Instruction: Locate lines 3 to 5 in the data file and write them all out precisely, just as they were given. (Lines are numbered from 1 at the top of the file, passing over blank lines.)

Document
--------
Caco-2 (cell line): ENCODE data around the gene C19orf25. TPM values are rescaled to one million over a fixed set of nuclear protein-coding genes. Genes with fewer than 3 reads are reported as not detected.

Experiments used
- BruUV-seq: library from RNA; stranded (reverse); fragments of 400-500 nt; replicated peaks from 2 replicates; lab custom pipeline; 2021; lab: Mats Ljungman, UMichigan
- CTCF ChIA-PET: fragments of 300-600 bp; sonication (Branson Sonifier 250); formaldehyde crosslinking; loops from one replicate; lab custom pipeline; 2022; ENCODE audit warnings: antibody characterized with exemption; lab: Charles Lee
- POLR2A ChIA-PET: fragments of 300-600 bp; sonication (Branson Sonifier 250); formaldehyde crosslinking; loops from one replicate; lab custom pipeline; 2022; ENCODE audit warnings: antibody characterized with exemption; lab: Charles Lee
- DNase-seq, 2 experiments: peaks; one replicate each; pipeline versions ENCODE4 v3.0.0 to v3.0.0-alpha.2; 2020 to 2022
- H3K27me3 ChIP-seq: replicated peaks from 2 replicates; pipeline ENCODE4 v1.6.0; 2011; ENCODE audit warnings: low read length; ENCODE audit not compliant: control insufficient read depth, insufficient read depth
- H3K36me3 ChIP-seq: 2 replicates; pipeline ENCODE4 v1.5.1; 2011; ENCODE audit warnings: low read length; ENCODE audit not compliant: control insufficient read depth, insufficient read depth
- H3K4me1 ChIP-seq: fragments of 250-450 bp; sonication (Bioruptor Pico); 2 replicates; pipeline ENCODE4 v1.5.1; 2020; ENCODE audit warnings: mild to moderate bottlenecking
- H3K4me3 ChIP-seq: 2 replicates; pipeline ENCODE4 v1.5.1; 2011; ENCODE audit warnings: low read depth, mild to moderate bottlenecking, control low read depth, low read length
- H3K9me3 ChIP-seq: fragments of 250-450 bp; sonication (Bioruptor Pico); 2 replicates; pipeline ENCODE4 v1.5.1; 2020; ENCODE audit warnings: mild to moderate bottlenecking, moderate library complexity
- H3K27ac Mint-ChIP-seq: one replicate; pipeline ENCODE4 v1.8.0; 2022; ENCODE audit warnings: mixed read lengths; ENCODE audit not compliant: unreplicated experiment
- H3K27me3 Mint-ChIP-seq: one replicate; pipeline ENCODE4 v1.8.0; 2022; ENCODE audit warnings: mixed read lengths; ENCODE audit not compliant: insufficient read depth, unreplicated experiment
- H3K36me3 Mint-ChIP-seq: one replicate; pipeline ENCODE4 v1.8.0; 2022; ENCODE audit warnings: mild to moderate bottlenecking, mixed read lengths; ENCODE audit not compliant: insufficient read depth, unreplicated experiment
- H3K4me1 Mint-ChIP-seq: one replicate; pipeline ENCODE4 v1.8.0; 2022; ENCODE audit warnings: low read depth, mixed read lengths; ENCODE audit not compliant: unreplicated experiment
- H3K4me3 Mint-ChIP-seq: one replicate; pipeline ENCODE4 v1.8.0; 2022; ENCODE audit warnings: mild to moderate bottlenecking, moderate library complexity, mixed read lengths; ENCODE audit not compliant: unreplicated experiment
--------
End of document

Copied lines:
- BruUV-seq: library from RNA; stranded (reverse); fragments of 400-500 nt; replicated peaks from 2 replicates; lab custom pipeline; 2021; lab: Mats Ljungman, UMichigan
- CTCF ChIA-PET: fragments of 300-600 bp; sonication (Branson Sonifier 250); formaldehyde crosslinking; loops from one replicate; lab custom pipeline; 2022; ENCODE audit warnings: antibody characterized with exemption; lab: Charles Lee
- POLR2A ChIA-PET: fragments of 300-600 bp; sonication (Branson Sonifier 250); formaldehyde crosslinking; loops from one replicate; lab custom pipeline; 2022; ENCODE audit warnings: antibody characterized with exemption; lab: Charles Lee